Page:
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From: "Joyce C. Wicks" <>
Subject: [APG] Why we don't find everyone in the Social Security Death Index
Date: Thu, 11 Jan 2007 09:37:04 -0600


Hi Group,

Maybe most of you know this already, but my husband just
found this a couple of days ago. We kept wondering why his
father wasn't in the Social Security Death Index when we
know that his younger brother received a benefit when his
Dad died.

The reason is that he died BEFORE 1962. See the following:

Source: Rootsweb

http://www.rootsweb.com/~rwguide/lesson10.htm

As marvelous a finding aid as it is, the SSDI does not include
the names of everyone, even if they had a Social Security
number (SNN). If relatives or the funeral home did not report
the death to the Social Security Administration, or if the
individual died before 1962 (when the records were
computerized) then they probably will not appear in this
database. The omission of an individual in this index does not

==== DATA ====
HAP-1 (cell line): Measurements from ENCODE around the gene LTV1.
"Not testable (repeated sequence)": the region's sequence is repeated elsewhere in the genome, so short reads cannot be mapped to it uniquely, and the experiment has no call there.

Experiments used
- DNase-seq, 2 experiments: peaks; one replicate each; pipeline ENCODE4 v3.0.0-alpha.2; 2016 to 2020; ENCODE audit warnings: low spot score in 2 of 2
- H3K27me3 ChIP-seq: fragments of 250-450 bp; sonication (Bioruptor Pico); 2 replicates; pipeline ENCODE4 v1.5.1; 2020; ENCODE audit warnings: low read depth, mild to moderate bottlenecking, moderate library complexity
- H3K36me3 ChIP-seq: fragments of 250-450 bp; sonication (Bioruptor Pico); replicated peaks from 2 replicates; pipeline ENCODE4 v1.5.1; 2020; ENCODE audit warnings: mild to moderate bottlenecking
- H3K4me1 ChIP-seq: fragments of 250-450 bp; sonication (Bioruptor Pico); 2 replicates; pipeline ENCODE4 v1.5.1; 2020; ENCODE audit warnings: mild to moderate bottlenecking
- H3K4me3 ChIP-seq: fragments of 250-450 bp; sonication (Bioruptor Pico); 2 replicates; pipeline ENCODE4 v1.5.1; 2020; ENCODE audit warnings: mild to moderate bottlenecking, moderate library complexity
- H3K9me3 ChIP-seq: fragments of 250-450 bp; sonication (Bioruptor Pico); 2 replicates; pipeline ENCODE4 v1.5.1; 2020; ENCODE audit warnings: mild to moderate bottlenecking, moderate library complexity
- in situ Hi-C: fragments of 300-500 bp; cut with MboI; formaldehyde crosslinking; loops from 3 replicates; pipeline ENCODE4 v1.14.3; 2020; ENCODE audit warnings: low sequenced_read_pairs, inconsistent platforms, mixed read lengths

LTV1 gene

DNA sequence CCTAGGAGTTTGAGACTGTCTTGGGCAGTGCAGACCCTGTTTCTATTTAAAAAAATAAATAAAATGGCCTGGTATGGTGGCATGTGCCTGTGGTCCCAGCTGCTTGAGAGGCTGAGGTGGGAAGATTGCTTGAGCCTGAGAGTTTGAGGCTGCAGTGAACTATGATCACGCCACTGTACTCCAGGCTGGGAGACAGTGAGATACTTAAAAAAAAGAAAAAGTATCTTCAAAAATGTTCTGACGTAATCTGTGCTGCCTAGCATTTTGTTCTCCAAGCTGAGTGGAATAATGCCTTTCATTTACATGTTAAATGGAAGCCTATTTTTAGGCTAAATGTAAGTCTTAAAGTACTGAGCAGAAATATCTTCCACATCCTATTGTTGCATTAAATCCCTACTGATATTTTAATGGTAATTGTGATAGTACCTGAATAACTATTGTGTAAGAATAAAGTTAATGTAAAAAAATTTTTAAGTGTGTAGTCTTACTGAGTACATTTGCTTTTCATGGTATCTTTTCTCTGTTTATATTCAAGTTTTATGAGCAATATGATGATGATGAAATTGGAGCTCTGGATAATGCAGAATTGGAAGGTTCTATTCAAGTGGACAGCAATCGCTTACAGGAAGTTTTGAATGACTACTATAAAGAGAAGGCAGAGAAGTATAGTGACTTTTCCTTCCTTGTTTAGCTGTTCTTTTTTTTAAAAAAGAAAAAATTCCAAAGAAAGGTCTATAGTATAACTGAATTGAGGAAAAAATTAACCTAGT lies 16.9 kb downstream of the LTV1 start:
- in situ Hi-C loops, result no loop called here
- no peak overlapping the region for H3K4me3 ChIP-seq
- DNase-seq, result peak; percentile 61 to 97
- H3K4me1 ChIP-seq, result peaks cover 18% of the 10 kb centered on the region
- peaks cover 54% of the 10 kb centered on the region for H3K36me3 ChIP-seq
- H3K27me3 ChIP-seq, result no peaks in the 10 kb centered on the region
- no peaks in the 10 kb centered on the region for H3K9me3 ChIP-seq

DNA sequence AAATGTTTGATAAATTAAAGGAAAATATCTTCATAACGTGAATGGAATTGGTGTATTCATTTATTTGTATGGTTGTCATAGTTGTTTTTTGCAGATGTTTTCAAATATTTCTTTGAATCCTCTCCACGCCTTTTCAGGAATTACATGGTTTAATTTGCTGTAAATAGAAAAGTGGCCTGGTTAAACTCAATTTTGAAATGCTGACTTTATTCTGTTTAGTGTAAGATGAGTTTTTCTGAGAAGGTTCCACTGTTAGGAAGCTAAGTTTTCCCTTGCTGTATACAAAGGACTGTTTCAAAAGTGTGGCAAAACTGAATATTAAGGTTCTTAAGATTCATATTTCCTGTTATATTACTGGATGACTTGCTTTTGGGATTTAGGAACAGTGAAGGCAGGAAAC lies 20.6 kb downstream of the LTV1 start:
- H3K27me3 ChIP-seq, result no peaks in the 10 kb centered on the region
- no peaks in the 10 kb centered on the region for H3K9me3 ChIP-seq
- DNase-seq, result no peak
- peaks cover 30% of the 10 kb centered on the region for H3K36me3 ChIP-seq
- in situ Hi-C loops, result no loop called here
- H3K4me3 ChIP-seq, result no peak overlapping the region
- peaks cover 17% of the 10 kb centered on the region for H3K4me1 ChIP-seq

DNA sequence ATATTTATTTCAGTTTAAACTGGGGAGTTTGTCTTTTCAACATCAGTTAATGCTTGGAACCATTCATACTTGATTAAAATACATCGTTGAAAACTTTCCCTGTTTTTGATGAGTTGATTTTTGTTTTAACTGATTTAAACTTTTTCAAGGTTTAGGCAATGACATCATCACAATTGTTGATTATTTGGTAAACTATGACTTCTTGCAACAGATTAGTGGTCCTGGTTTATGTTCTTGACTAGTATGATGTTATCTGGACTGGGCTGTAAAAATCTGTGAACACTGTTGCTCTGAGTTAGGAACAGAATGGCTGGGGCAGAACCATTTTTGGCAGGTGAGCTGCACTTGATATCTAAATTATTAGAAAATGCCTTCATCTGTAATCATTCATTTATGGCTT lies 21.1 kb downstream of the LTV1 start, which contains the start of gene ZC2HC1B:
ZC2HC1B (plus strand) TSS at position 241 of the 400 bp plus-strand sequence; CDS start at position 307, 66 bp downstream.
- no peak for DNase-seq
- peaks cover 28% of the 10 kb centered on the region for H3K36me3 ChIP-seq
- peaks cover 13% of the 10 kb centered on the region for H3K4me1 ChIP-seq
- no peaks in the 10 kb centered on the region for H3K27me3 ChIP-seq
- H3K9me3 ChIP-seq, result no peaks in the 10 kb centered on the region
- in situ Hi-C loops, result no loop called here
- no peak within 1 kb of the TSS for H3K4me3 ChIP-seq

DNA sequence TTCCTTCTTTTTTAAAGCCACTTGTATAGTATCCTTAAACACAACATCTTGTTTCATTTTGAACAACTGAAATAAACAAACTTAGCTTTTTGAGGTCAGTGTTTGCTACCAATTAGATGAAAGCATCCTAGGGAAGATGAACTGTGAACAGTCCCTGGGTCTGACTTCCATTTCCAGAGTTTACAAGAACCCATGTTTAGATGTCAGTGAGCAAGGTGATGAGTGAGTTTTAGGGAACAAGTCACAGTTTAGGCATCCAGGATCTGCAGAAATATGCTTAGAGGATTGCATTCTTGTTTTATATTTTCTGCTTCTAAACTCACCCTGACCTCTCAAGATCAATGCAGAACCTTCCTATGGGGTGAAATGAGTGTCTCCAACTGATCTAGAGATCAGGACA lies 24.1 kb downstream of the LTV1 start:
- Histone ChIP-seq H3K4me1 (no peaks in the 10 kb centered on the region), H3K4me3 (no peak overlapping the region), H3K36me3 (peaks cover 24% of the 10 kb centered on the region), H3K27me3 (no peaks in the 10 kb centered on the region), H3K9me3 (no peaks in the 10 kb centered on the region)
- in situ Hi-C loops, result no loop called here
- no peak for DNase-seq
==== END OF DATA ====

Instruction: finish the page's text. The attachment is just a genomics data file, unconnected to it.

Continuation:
indicate the person is still living. It simply means that
there was no report of the person's death to Social Security
Administration.

Reasons you might not find someone in the SSDI

Social Security officially was begun in 1937, with some
payments being paid as early as 1940. However, the Social
Security Death Index is the computerized index to deaths
reported and/or death benefits paid out starting in 1962.

The SSDI includes a few pre-1962 entries, but the great
majority of those included in this index are from 1962
through the present time.

While the limitations of dates may exclude your family
member, other reasons that your ancestor may not be included
in the SSDI might have to do with his or her occupation or
lack thereof.

Prior to the 1960s, farmers, housewives, government
employees, non-employed individuals, and those with a
separate retirement plan might not have had a Social
Security number. It was not until 1988 that all children had
to have Social Security numbers.

I hope this is helpful to some of you.

Joyce C. Wicks, CG


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